A bill meant to ensure voting rights in New York to guard against disenfranchisement is heading to Gov. Kathy Hochul's desk for final approval after lawmakers on Thursday signed off on the measure. 

The bill, named for the late civil rights leader and congressman John Lewis, is aimed at addressing a 9-year-old Supreme Court decision that overturned a key portion of the federal Voting Rights Act of 1965. 

“New York must lead the way in ensuring that everyone has equal access to political participation,” said Assemblywoman Latrice Walker. “Since the courts have weakened the federal Voting Rights Act and without action from Congress to strengthen it, we have seen a wave of laws passed across this nation meant to stifle the voting power of minority voters. This legislation sends the message that here in New York, your right to vote is protected.”

The bill's passage comes after legislation at the congressional level has stalled.

In New York, the measure would implement a new procedure for a political subdivision like a school district or local government with a history of disenfranchisement to apply for preclearance to any changes to elections or voting-related procedures.

"For as long as our country has existed, there have been those who seek to restrict voting and diminish democracy," said state Sen. Zellner Myrie. "Today, New York is taking a stand."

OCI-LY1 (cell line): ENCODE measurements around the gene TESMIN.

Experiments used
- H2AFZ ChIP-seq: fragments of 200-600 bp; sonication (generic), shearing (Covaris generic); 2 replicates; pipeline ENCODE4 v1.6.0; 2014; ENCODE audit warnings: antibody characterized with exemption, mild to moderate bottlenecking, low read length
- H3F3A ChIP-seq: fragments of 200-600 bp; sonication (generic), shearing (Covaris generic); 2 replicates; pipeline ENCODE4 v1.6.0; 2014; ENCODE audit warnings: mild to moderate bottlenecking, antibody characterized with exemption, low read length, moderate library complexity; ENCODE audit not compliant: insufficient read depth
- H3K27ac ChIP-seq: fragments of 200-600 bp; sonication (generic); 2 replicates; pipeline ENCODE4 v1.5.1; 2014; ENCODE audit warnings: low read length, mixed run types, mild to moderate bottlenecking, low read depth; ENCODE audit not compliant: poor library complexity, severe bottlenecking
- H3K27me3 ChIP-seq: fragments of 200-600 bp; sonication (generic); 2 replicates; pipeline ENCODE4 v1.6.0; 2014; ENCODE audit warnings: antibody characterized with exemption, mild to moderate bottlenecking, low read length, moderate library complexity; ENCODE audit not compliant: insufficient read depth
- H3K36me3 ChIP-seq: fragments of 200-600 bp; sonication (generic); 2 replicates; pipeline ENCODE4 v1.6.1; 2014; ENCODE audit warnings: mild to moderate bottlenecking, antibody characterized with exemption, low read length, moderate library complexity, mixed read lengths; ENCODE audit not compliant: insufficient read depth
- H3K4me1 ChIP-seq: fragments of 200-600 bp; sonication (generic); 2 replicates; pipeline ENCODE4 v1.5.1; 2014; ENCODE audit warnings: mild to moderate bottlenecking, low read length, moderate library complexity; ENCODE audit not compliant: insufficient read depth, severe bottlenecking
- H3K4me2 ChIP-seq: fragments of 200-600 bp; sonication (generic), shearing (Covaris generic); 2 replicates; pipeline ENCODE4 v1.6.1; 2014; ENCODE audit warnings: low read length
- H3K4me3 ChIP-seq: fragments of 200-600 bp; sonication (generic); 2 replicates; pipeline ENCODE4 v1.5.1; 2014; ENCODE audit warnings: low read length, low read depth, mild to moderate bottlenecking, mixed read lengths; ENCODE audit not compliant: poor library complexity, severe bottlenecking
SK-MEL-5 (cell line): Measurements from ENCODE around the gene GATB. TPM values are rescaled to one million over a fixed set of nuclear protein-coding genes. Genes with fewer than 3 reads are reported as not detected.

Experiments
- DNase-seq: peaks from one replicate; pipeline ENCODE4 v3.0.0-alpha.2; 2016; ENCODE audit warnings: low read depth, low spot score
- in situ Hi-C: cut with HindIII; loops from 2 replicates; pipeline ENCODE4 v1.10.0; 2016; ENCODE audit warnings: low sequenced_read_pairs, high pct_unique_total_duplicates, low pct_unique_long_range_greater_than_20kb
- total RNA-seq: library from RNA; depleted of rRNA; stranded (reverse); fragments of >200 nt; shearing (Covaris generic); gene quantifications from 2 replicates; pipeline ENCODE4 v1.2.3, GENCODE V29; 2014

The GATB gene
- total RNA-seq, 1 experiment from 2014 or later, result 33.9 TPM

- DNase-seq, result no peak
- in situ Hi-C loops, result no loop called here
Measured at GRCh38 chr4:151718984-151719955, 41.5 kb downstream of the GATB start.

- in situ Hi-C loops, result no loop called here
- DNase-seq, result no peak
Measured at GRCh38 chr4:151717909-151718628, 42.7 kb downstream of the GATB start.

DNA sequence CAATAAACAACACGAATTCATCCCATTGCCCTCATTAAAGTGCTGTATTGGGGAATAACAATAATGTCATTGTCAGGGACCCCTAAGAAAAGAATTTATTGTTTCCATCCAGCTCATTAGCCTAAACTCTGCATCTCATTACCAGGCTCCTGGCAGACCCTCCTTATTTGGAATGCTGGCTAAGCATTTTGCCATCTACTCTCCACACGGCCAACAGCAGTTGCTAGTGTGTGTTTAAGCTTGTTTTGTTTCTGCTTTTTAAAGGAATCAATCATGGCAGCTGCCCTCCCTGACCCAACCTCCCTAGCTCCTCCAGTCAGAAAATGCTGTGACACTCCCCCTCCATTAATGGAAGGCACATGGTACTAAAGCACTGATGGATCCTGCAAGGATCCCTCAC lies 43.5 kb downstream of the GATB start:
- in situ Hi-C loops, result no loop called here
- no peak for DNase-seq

Hochul earlier this year urged lawmakers to take up the bill during her State of the State address and is expected to sign it into law. 

Conservative Party Chairman Gerard Kassar criticized the measure, arguing it is tackling a problem that doesn't exist in the state.

“Voting in New York has never been easier or more inclusive," he said. "Ballots are printed in multiple languages; early voting takes place for a full 10 days prior to an election, and diverse slates of candidates are elected to public office every year under the current system. There is no need to add new, bureaucratic and redundant layers to a voting process that already works."

New York lawmakers in recent years have sought to make voting easier in the state, including the implementation of early voting. But amendments to the state's constitution including ending required excuses for absentee ballots as well as easing registration deadlines faltered when voters rejected the changes last year.